F1's resident entertainer or pantomime villain? Few drivers divide opinion quite like Pastor Maldonado, who enters his third season in the sport still very much an enigma.
On the one hand the Williams driver possesses the kind of natural speed that few can match - as his confident Spanish GP victory and numerous outstanding Q3 performances underlined in 2012 - but often his hard work went undone by unexplained rushes of Venezuelan blood which saw him penalised by the stewards more times than any other driver.
Still, it's the first side of that equation that continues to offer Williams hope for the future and has helped Maldonado begin to shake off the rather unfair 'pay driver' tag that accompanied his F1 arrival in 2011.
While the financial backing he brought to Grove through his association with Venezuela's state oil company PDVSA was, and is, substantial, the rising star has some serious results to justify the funding, coupled with the fact that he was putting his country back on the F1 map for the first time since Johnny Cecotto in the early-1980s.
Maldonado was, after all, the 2010 GP2 Champion and a former Champion of Italian Formula Renault. Indeed, he was also the only driver to have won six successive feature races in a single season of GP2.
The South American's first taste of F1 action actually came in 2004 when he tested with Minardi. Williams team boss Frank Williams had long been an admirer of Maldonado, saying he first caught his eye in 2007. His impressive 2010 GP2 campaign convinced the Grove-based team to hand him the driving duties for the Young Drivers' Test in Abu Dhabi at the conclusion of that season.
He clearly did enough during the test as the team confirmed his signing a few days later and teamed him up with veteran Rubens Barrichello. Life in Formula 1 got off to a very difficult start for the Venezuelan, though, as he retired in his first two races in Australia and Malaysia. He finally managed to see the chequered flag in China, but it was from a disappointing P18 spot.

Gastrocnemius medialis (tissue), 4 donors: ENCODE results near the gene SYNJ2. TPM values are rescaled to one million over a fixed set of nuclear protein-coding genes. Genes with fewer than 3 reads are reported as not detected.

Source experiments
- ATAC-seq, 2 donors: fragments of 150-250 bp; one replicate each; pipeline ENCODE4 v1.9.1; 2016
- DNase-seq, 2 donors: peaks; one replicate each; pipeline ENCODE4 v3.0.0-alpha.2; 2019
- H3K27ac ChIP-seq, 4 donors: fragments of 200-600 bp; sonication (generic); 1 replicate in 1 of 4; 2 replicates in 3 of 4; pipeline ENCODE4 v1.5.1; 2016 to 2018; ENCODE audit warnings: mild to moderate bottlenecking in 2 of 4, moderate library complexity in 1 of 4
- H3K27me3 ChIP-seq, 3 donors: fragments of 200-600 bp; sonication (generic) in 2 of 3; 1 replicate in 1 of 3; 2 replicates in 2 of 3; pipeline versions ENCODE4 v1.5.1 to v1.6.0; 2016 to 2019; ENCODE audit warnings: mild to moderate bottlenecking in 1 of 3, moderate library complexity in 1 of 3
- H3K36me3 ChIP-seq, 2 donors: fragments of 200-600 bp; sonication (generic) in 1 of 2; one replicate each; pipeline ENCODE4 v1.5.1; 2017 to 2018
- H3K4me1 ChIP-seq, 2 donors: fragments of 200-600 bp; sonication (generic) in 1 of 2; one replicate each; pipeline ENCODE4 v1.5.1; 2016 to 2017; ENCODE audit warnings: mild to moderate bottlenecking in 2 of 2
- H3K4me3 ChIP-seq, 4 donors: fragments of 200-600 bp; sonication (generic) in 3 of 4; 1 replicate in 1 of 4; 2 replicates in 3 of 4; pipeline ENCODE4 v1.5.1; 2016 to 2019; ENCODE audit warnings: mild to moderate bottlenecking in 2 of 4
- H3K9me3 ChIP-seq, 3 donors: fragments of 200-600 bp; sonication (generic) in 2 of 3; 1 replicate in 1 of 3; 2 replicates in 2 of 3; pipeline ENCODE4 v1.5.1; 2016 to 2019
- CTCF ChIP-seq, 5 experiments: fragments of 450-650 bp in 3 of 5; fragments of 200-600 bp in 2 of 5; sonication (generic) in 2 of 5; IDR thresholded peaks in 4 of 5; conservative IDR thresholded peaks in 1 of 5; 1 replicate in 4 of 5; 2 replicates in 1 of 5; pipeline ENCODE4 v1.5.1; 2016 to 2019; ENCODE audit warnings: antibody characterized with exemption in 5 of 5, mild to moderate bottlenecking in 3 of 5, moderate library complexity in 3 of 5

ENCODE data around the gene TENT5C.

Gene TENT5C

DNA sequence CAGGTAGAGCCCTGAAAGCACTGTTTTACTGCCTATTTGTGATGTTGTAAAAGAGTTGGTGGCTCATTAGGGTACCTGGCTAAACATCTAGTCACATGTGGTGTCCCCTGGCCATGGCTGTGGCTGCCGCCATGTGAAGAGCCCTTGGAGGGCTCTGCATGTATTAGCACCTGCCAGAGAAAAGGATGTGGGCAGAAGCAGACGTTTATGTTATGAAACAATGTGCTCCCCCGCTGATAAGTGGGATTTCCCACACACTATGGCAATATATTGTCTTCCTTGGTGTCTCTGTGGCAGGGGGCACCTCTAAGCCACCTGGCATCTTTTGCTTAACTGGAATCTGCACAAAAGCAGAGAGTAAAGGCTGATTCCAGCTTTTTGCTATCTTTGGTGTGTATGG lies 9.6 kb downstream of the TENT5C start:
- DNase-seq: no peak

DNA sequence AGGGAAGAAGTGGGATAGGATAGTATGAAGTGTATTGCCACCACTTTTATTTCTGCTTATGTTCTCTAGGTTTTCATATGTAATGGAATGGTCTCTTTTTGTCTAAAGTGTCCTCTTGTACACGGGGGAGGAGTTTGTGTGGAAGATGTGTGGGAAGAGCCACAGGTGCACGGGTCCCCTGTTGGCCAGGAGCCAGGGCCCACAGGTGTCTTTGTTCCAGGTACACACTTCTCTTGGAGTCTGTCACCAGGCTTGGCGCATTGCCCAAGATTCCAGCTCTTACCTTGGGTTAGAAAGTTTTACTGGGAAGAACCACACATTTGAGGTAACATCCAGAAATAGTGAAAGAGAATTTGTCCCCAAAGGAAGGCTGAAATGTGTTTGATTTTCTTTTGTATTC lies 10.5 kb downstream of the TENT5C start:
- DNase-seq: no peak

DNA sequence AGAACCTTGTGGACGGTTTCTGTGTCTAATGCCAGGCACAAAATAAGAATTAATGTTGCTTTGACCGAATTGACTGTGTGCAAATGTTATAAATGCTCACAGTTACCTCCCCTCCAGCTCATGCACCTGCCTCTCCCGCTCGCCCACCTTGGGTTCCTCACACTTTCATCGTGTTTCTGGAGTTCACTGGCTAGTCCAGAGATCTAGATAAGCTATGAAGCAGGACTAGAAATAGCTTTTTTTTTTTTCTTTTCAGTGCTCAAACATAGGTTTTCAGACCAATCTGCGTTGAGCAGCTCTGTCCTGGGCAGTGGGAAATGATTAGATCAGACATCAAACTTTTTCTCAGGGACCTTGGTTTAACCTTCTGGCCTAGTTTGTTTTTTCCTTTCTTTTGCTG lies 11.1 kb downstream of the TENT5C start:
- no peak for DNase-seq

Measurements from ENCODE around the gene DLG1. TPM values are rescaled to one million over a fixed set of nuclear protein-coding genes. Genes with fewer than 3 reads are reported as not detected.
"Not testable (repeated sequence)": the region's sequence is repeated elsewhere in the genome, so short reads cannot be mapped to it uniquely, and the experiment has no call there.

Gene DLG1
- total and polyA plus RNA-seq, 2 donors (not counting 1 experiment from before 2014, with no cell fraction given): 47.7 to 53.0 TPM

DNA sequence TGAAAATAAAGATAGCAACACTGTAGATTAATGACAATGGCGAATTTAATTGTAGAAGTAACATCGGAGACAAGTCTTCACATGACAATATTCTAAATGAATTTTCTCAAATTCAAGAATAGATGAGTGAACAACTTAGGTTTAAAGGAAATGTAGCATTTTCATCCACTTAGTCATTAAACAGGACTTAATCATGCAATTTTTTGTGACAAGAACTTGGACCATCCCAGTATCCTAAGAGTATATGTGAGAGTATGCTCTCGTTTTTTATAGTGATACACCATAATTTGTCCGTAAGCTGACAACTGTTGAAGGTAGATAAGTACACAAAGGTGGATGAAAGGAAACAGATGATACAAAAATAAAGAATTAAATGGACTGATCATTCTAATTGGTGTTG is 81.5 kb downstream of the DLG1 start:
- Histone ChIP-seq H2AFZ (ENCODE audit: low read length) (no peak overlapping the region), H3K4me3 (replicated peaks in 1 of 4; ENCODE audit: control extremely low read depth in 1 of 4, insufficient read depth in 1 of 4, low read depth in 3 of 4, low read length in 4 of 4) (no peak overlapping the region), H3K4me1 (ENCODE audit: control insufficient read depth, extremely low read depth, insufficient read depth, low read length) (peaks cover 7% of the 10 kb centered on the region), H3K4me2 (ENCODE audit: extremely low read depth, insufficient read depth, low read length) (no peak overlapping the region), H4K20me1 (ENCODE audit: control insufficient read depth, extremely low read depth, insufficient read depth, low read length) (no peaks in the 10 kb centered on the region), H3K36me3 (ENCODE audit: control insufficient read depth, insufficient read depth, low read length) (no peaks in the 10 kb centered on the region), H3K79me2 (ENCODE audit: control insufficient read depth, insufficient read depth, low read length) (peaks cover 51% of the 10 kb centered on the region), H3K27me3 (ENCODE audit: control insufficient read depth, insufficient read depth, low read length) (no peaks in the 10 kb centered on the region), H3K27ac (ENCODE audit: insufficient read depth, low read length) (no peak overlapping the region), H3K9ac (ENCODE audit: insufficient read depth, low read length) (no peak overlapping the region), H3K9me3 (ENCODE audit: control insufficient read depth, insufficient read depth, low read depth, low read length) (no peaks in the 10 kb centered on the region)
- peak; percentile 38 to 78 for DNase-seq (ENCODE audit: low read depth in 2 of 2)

With Williams struggling for pace and reliability, Maldonado was always going to find it difficult to make much of an impact and despite a confident performance at Monaco - where he ran sixth in the closing laps before a collision with Lewis Hamilton - he had to wait until the 12th race of the season in Belgium to pick up his first point.
Although there were more encouraging signs during the latter half of the year, it proved to be Maldonado's one and only point during his debut season as the once all-conquering Grove team slumped to the worst ever season in their history.
A subsequent technical overhaul, and the arrival of Renault engines, improved things dramatically for 2012 and the FW34 - in Maldonado's hands at least - was a potent race machine from the off. So much so that the Venezuelan was on course to finish at least sixth in Melbourne until he threw the car off the road while, perhaps unwisely, continuing to hunt down Fernando Alonso on the final lap.
Still, no-one expected what was to come four races later in Barcelona. After qualifying on the front row out of the blue, he started on pole for the first time after Hamilton was sent to the back of the grid, and then in the race flawlessly beat home hero Alonso to score one of the most unlikely victories of recent times.
But rather than following in the footsteps of many first-time winners and growing in stature and performance, Maldonado's season and results lurched the other way. He was involved in a succession of incidents and accidents over the summer months - including side-swiping Hamilton while attempting a pass for the podium late on in Valencia.
Indeed, it wasn't until Japan - some 10 races on from his supposed 'breakthrough' win - that he finished in the points again. Although he insisted he hadn't, and wouldn't, reign in his now trademark aggressive style, Maldonado did nonetheless appear to adopt a more measured approach in the final flyaways as further points finishes in Abu Dhabi (fifth) and Austin (ninth) seemed to testify.
But the jury remains out as to which side of the intriguing Maldonado equation will be more prominent in 2013.